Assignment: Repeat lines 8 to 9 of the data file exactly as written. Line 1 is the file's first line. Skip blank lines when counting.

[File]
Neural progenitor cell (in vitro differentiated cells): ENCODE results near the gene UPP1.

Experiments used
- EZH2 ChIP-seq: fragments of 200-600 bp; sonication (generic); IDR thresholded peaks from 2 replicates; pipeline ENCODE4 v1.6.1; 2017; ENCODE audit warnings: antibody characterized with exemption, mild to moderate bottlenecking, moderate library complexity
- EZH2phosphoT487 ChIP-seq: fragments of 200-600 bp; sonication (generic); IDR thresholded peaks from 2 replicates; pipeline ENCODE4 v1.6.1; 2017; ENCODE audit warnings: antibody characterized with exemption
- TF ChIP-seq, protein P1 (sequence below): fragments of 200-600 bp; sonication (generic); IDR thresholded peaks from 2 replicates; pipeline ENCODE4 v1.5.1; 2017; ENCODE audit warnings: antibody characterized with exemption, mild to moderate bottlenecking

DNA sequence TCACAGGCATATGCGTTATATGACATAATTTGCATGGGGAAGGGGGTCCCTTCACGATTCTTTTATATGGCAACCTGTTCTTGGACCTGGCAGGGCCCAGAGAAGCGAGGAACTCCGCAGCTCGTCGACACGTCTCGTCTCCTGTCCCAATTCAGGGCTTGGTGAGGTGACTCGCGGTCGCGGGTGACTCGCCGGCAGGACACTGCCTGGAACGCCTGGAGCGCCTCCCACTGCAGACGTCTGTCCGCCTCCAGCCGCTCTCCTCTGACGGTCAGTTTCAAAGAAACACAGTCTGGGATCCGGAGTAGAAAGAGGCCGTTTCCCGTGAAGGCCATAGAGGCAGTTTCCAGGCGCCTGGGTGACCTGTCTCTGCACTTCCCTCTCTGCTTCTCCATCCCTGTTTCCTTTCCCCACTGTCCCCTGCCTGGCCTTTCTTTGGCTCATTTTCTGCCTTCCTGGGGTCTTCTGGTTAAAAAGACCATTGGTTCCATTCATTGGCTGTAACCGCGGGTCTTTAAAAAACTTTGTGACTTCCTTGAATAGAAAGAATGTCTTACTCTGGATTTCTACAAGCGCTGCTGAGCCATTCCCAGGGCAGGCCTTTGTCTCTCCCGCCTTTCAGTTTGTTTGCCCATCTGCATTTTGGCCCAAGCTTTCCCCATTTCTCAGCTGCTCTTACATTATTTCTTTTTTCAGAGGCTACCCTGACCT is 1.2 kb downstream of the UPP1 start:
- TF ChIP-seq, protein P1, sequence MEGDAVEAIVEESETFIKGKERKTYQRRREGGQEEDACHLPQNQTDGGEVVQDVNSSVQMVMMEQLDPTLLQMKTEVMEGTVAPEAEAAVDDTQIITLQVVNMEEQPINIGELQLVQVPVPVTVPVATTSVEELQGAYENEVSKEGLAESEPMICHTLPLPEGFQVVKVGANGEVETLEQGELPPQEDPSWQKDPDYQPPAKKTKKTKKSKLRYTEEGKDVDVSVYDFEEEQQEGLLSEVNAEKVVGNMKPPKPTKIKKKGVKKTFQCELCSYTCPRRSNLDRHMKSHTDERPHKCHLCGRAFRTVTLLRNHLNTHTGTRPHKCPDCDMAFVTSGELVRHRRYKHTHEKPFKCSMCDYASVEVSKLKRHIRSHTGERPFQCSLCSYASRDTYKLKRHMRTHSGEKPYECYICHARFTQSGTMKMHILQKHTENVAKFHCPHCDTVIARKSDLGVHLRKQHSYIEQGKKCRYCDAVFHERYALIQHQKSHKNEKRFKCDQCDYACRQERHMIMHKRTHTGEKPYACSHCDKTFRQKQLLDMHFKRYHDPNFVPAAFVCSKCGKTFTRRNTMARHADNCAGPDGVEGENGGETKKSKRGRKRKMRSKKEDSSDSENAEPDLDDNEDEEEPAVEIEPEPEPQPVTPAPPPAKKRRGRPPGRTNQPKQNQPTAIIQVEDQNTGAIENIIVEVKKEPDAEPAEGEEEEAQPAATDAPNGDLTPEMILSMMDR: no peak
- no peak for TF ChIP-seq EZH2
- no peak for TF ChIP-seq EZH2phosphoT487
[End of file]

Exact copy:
- no peak for TF ChIP-seq EZH2
- no peak for TF ChIP-seq EZH2phosphoT487